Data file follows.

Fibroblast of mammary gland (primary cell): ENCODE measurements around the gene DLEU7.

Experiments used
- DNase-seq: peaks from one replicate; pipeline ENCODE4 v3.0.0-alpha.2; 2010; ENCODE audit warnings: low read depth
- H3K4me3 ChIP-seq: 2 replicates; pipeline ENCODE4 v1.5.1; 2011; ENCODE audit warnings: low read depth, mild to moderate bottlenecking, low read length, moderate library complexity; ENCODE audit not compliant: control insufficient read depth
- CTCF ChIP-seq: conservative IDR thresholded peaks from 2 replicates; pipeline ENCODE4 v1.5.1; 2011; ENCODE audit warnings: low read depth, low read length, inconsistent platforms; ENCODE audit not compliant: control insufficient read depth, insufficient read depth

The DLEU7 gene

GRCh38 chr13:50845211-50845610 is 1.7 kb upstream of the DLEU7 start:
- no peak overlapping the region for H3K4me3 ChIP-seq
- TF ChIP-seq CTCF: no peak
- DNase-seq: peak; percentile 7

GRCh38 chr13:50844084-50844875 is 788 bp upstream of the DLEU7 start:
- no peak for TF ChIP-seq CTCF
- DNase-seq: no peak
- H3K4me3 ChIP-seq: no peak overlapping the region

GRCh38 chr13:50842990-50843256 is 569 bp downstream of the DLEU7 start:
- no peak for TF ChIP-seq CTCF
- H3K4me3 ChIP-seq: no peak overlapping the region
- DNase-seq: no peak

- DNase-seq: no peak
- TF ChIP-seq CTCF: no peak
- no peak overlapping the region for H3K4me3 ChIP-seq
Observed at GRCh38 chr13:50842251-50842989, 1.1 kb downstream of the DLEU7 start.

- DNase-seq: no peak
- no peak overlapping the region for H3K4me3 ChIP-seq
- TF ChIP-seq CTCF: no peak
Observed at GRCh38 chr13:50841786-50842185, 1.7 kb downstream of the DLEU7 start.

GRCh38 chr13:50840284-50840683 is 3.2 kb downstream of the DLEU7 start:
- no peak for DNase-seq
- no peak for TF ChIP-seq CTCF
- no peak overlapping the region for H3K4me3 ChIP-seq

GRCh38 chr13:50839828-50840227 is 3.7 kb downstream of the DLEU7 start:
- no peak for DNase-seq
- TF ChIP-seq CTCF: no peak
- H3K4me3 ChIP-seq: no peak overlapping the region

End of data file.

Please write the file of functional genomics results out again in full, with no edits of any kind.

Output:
Fibroblast of mammary gland (primary cell): ENCODE measurements around the gene DLEU7.

Experiments used
- DNase-seq: peaks from one replicate; pipeline ENCODE4 v3.0.0-alpha.2; 2010; ENCODE audit warnings: low read depth
- H3K4me3 ChIP-seq: 2 replicates; pipeline ENCODE4 v1.5.1; 2011; ENCODE audit warnings: low read depth, mild to moderate bottlenecking, low read length, moderate library complexity; ENCODE audit not compliant: control insufficient read depth
- CTCF ChIP-seq: conservative IDR thresholded peaks from 2 replicates; pipeline ENCODE4 v1.5.1; 2011; ENCODE audit warnings: low read depth, low read length, inconsistent platforms; ENCODE audit not compliant: control insufficient read depth, insufficient read depth

The DLEU7 gene

GRCh38 chr13:50845211-50845610 is 1.7 kb upstream of the DLEU7 start:
- no peak overlapping the region for H3K4me3 ChIP-seq
- TF ChIP-seq CTCF: no peak
- DNase-seq: peak; percentile 7

GRCh38 chr13:50844084-50844875 is 788 bp upstream of the DLEU7 start:
- no peak for TF ChIP-seq CTCF
- DNase-seq: no peak
- H3K4me3 ChIP-seq: no peak overlapping the region

GRCh38 chr13:50842990-50843256 is 569 bp downstream of the DLEU7 start:
- no peak for TF ChIP-seq CTCF
- H3K4me3 ChIP-seq: no peak overlapping the region
- DNase-seq: no peak

- DNase-seq: no peak
- TF ChIP-seq CTCF: no peak
- no peak overlapping the region for H3K4me3 ChIP-seq
Observed at GRCh38 chr13:50842251-50842989, 1.1 kb downstream of the DLEU7 start.

- DNase-seq: no peak
- no peak overlapping the region for H3K4me3 ChIP-seq
- TF ChIP-seq CTCF: no peak
Observed at GRCh38 chr13:50841786-50842185, 1.7 kb downstream of the DLEU7 start.

GRCh38 chr13:50840284-50840683 is 3.2 kb downstream of the DLEU7 start:
- no peak for DNase-seq
- no peak for TF ChIP-seq CTCF
- no peak overlapping the region for H3K4me3 ChIP-seq

GRCh38 chr13:50839828-50840227 is 3.7 kb downstream of the DLEU7 start:
- no peak for DNase-seq
- TF ChIP-seq CTCF: no peak
- H3K4me3 ChIP-seq: no peak overlapping the region